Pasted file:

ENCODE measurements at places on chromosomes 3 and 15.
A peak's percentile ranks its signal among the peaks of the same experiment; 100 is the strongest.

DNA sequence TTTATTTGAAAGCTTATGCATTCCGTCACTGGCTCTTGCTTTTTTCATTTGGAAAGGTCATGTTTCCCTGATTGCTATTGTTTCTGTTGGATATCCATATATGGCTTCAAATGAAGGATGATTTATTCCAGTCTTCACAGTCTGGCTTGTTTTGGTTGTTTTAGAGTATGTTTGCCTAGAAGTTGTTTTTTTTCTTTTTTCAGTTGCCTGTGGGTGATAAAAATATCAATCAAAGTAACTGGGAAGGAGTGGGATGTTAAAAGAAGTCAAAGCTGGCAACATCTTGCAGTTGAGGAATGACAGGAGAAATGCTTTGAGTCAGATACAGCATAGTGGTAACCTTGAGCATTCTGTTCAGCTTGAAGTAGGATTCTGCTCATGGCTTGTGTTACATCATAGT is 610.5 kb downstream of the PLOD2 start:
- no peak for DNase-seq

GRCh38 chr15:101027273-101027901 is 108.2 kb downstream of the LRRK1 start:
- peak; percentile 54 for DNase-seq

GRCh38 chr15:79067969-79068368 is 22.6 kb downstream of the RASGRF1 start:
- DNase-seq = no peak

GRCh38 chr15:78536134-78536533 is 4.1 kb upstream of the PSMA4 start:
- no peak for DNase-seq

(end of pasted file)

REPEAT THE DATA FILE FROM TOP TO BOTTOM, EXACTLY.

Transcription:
ENCODE measurements at places on chromosomes 3 and 15.
A peak's percentile ranks its signal among the peaks of the same experiment; 100 is the strongest.

DNA sequence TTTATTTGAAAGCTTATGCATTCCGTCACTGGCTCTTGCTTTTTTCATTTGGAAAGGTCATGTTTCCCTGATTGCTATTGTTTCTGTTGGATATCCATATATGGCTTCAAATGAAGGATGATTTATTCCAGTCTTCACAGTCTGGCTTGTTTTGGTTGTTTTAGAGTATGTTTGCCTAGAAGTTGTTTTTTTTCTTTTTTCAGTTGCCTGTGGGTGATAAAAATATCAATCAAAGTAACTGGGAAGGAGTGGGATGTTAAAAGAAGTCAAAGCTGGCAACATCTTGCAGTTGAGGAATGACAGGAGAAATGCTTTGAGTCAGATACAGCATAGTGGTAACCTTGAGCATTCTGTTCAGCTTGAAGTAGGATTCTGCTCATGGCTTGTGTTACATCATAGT is 610.5 kb downstream of the PLOD2 start:
- no peak for DNase-seq

GRCh38 chr15:101027273-101027901 is 108.2 kb downstream of the LRRK1 start:
- peak; percentile 54 for DNase-seq

GRCh38 chr15:79067969-79068368 is 22.6 kb downstream of the RASGRF1 start:
- DNase-seq = no peak

GRCh38 chr15:78536134-78536533 is 4.1 kb upstream of the PSMA4 start:
- no peak for DNase-seq